The XD-1 deserves a serious look for its features and versatility. It’s not a common name like Arai or Shoei, but we recently had the chance to discover the brand and so far we love it. Manufactured with the same construction, materials and general quality, but often at a comparable or better price.

For the XD-1, the lightweight composite shell is made with multiaxial fiberglass, 3D organic fibers, special aramid fiber reinforcement and carbon fiber. It can go from off-road to on-road riding thanks to its removable Lexan polycarbonate full-face shield and removable visor. There’s also a very exclusive internal sun visor with an impressive 80% tint for those blinding rides. There’s also good ventilation, an emergency release liner, a visor extender and even camera mounting brackets to capture your most adventurous rides. This has been Jim’s favorite ADV helmet so far, look for a full review soon.

Price: $450.00

Top 5 Dual Sport Helmets

Top 5 Dual Sport Helmets

AGV AX-8 DS EVO

As great as the AX-8 DS was, the EVO is even better with many improvements like improved visor and visor mechanism for smooth operation and better visibility, additional top-mounted vent for relief increased moisture and heat, reinforced interior padding. and a better base edge to accommodate back protectors and reduce the risk of neck injuries.

Jesse was torn between the Arai and the AGV Evo, although he admits the Arai is quieter and the control pads provide a comfortable fit for his shaped head. The AGV however has a lighter feel and a larger opening in the visor.

The EVO’s carbon, Kevlar and fiberglass shell construction is also light and strong, making it durable and less tiring on longer, more challenging rides.

Price: $399.95


Top 5 Dual Sport Helmets

AFX FX-39

It’s the business of the group. Unfortunately, current staff have not tested this exact helmet, although we tested it some time ago. AFX used to make cheap headsets, and you could tell. But they upped the ante in the ADV segment, and it shows. You get a very affordable ADV helmet that can double up for street use with its full face shield that also has much better optics than the FX-37 it replaces. In addition, it is anti-UV and anti-scratch. The liner and cheek pads provide enhanced comfort, and they’re hypoallergenic and antimicrobial, as well as completely removable and washable to eliminate sweat and stink. Another nice feature are the dual lifting tabs in the center of the face shield, so you don’t have to search for leverage.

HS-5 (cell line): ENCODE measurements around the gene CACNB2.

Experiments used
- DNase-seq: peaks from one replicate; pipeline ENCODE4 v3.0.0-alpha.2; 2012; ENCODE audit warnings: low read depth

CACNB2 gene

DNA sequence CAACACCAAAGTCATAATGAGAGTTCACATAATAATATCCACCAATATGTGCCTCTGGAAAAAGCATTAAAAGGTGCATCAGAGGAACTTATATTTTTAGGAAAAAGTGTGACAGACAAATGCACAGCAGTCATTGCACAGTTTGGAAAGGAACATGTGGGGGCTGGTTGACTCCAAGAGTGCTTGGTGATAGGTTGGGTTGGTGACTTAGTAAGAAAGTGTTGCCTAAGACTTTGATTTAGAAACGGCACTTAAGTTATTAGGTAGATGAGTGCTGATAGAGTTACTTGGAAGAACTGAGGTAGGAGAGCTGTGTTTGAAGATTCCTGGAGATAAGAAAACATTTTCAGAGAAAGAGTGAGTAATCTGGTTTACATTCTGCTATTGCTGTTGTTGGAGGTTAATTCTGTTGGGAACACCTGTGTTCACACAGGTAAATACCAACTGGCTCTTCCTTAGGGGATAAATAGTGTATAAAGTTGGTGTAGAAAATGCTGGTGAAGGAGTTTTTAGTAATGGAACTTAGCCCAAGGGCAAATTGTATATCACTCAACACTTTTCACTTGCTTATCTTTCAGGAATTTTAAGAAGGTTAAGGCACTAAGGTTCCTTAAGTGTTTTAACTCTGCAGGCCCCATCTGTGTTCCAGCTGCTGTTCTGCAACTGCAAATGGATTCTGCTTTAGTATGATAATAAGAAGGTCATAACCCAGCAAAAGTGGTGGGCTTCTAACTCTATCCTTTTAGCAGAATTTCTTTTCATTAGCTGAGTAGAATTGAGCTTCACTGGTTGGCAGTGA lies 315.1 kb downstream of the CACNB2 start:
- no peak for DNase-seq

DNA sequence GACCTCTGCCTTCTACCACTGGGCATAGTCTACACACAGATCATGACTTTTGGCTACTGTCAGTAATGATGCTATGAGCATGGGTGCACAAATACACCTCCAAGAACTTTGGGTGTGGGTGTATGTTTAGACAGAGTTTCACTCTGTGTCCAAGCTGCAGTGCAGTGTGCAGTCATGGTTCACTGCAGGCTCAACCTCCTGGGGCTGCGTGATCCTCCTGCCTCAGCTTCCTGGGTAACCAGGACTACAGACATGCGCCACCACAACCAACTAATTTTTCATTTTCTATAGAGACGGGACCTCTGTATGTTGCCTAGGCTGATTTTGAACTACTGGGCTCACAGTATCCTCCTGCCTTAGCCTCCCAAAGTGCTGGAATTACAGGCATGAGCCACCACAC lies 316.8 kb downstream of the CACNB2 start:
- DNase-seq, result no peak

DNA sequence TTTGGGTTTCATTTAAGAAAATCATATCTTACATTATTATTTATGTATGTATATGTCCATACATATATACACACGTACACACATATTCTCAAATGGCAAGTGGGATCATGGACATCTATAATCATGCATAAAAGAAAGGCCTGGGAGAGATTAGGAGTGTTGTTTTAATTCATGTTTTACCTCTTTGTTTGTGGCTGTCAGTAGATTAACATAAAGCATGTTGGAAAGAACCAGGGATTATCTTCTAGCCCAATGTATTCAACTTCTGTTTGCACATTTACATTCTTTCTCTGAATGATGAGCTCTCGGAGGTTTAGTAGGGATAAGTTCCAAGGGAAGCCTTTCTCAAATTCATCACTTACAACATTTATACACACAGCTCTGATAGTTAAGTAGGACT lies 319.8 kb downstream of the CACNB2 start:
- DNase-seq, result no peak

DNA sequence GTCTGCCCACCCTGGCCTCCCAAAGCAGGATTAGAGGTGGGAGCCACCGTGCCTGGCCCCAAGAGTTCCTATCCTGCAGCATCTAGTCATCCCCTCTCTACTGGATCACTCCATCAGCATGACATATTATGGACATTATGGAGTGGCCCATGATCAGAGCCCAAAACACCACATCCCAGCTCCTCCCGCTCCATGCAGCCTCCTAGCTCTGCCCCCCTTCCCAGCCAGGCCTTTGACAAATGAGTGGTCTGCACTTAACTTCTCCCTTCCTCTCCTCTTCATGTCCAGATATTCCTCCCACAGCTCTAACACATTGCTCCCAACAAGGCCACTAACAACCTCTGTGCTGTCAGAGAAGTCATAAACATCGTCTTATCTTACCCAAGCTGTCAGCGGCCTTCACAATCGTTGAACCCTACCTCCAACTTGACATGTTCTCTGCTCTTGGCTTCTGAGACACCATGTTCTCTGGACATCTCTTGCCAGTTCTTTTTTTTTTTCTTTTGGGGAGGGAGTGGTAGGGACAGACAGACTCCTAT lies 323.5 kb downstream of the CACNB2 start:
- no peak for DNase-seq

Price: $144.00


Top 5 Dual Sport Helmets

Honorable Mention: Bell MX-9

One helmet we’ve been excited about since its introduction at AIM Expo last year is the Bell MX-9. Another ADV helmet that emphasizes street/off-road versatility (essentially, this just means you can remove the visor for a more street bike look). Bell has a ton of new options and designs for the headset. As of press time our bell is being shipped to us now for review, we will have a full report soon. Expected to weigh around three pounds, it’s one of the lightest and cheapest in the category.

Price: $199

Top 5 Dual Sport Helmets

MUST READ: The adventure is here: 5 ADV bikes for new riders | RideApart